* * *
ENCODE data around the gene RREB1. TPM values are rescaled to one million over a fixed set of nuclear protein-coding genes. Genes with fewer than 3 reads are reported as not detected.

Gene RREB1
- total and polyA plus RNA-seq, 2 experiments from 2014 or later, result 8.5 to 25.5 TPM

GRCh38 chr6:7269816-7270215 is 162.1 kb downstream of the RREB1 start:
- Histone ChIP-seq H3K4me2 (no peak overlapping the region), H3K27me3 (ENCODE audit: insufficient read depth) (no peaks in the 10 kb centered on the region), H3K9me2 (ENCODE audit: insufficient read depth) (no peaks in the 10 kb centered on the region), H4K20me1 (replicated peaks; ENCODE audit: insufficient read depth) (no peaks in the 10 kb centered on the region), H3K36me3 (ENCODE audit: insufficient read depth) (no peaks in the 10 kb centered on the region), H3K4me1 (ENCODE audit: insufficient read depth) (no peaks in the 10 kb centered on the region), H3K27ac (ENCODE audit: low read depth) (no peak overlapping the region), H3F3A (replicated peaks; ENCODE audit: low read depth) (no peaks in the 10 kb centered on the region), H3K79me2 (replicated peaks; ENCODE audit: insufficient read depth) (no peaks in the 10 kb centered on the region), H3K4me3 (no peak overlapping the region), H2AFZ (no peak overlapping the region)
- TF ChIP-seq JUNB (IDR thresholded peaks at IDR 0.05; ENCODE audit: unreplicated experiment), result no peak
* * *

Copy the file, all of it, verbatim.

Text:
ENCODE data around the gene RREB1. TPM values are rescaled to one million over a fixed set of nuclear protein-coding genes. Genes with fewer than 3 reads are reported as not detected.

Gene RREB1
- total and polyA plus RNA-seq, 2 experiments from 2014 or later, result 8.5 to 25.5 TPM

GRCh38 chr6:7269816-7270215 is 162.1 kb downstream of the RREB1 start:
- Histone ChIP-seq H3K4me2 (no peak overlapping the region), H3K27me3 (ENCODE audit: insufficient read depth) (no peaks in the 10 kb centered on the region), H3K9me2 (ENCODE audit: insufficient read depth) (no peaks in the 10 kb centered on the region), H4K20me1 (replicated peaks; ENCODE audit: insufficient read depth) (no peaks in the 10 kb centered on the region), H3K36me3 (ENCODE audit: insufficient read depth) (no peaks in the 10 kb centered on the region), H3K4me1 (ENCODE audit: insufficient read depth) (no peaks in the 10 kb centered on the region), H3K27ac (ENCODE audit: low read depth) (no peak overlapping the region), H3F3A (replicated peaks; ENCODE audit: low read depth) (no peaks in the 10 kb centered on the region), H3K79me2 (replicated peaks; ENCODE audit: insufficient read depth) (no peaks in the 10 kb centered on the region), H3K4me3 (no peak overlapping the region), H2AFZ (no peak overlapping the region)
- TF ChIP-seq JUNB (IDR thresholded peaks at IDR 0.05; ENCODE audit: unreplicated experiment), result no peak